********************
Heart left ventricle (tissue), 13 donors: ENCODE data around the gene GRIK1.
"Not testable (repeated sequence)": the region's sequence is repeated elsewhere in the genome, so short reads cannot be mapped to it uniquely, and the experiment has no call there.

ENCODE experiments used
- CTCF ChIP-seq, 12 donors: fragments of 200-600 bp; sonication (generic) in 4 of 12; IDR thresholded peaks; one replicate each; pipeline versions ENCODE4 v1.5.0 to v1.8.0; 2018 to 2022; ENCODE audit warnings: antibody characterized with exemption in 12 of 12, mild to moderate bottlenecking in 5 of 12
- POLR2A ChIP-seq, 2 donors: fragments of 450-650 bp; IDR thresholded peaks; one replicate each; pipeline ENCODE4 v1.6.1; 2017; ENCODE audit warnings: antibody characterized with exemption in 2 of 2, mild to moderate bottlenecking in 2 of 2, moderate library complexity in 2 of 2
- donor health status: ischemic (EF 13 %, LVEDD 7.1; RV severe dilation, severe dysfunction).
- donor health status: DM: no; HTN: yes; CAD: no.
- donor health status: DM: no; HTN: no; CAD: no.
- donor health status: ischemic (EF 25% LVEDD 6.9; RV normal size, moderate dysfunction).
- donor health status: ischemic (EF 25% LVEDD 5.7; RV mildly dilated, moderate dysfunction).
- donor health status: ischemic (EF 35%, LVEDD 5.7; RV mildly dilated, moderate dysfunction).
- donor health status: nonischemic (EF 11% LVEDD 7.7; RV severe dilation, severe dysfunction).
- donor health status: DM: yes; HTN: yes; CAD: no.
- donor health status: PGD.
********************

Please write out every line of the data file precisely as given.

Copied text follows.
Heart left ventricle (tissue), 13 donors: ENCODE data around the gene GRIK1.
"Not testable (repeated sequence)": the region's sequence is repeated elsewhere in the genome, so short reads cannot be mapped to it uniquely, and the experiment has no call there.

ENCODE experiments used
- CTCF ChIP-seq, 12 donors: fragments of 200-600 bp; sonication (generic) in 4 of 12; IDR thresholded peaks; one replicate each; pipeline versions ENCODE4 v1.5.0 to v1.8.0; 2018 to 2022; ENCODE audit warnings: antibody characterized with exemption in 12 of 12, mild to moderate bottlenecking in 5 of 12
- POLR2A ChIP-seq, 2 donors: fragments of 450-650 bp; IDR thresholded peaks; one replicate each; pipeline ENCODE4 v1.6.1; 2017; ENCODE audit warnings: antibody characterized with exemption in 2 of 2, mild to moderate bottlenecking in 2 of 2, moderate library complexity in 2 of 2
- donor health status: ischemic (EF 13 %, LVEDD 7.1; RV severe dilation, severe dysfunction).
- donor health status: DM: no; HTN: yes; CAD: no.
- donor health status: DM: no; HTN: no; CAD: no.
- donor health status: ischemic (EF 25% LVEDD 6.9; RV normal size, moderate dysfunction).
- donor health status: ischemic (EF 25% LVEDD 5.7; RV mildly dilated, moderate dysfunction).
- donor health status: ischemic (EF 35%, LVEDD 5.7; RV mildly dilated, moderate dysfunction).
- donor health status: nonischemic (EF 11% LVEDD 7.7; RV severe dilation, severe dysfunction).
- donor health status: DM: yes; HTN: yes; CAD: no.
- donor health status: PGD.